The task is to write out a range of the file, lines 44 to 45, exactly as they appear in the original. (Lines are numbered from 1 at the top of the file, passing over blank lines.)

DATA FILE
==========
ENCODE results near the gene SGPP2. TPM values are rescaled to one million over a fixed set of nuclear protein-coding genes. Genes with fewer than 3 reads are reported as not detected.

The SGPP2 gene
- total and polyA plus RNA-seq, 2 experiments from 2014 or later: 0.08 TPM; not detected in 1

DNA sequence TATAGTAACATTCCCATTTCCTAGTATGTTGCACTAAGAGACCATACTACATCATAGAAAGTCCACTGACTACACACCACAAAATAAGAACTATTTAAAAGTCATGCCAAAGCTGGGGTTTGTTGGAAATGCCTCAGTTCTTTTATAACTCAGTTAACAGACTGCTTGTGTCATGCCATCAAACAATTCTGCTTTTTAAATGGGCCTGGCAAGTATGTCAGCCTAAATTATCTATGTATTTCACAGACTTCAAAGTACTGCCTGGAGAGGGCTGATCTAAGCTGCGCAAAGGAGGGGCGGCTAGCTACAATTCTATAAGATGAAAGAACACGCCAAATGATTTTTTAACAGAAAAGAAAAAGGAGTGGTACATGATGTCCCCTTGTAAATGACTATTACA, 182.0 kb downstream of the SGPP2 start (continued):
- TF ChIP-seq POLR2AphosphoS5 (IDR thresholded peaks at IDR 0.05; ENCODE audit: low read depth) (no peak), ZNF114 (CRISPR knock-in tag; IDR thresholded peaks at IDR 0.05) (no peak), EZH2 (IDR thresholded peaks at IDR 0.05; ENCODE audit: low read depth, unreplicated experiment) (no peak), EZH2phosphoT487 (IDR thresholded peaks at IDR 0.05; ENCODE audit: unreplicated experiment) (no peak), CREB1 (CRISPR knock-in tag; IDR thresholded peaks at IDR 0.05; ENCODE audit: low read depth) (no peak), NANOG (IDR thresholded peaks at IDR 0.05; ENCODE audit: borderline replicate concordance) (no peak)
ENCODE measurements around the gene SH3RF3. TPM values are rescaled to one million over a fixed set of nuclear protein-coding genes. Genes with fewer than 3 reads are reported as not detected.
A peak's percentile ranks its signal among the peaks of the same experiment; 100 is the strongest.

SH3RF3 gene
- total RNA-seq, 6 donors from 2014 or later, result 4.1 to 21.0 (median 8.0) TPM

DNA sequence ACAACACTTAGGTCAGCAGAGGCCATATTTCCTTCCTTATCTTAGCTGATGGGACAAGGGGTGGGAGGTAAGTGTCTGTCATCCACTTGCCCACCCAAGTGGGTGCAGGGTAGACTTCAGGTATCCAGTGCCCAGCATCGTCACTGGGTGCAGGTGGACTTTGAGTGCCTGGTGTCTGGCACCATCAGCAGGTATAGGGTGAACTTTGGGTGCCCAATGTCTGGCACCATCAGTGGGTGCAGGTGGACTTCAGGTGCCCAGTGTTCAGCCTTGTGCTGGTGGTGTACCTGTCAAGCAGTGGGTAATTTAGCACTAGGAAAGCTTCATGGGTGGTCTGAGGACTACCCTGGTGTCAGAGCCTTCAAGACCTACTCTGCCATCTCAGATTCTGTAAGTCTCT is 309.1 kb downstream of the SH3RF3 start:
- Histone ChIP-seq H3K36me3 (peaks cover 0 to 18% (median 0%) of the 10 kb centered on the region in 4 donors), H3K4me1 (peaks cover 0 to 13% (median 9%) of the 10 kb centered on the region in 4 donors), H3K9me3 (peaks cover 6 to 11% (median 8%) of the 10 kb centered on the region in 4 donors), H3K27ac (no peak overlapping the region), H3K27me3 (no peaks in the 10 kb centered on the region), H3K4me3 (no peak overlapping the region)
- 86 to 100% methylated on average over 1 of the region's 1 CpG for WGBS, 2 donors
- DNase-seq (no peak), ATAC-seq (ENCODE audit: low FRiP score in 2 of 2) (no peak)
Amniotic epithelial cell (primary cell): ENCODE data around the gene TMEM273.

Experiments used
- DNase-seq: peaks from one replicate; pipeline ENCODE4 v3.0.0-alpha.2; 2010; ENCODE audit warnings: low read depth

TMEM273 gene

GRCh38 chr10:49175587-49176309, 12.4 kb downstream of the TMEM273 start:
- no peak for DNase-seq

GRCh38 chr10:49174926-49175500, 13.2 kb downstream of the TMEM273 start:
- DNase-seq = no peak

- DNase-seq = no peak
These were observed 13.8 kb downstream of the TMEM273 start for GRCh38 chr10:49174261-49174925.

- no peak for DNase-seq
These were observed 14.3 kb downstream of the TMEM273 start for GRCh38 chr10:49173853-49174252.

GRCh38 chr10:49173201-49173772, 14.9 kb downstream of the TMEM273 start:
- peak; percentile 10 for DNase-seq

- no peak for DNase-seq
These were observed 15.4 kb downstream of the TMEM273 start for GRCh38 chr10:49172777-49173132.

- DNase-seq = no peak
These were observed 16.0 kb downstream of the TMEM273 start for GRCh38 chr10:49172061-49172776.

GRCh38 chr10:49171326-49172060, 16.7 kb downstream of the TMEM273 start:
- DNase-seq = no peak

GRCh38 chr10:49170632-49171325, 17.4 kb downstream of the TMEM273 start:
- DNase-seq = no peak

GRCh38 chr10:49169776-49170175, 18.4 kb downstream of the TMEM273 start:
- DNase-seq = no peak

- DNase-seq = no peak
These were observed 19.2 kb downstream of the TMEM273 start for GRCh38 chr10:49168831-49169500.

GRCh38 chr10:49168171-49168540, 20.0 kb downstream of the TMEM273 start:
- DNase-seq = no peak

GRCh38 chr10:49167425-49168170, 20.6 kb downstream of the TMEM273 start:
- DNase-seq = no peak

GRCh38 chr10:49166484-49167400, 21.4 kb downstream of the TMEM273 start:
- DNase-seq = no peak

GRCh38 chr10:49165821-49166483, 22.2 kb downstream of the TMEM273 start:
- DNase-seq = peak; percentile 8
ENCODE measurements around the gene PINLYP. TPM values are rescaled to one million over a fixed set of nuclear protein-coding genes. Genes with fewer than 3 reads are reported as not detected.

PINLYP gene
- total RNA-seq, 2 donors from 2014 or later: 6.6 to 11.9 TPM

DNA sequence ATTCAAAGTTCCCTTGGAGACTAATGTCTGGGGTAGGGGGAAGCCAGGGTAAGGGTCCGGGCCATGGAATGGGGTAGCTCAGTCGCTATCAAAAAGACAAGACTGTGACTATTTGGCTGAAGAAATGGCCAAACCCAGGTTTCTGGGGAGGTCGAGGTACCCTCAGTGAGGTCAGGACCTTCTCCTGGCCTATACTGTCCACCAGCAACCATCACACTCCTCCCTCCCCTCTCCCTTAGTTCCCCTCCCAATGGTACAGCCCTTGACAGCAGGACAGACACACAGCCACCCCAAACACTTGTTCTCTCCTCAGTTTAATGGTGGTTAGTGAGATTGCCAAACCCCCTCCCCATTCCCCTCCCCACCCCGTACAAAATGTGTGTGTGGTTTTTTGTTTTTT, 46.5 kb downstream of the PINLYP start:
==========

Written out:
GRCh38 chr10:49166484-49167400, 21.4 kb downstream of the TMEM273 start:
- DNase-seq = no peak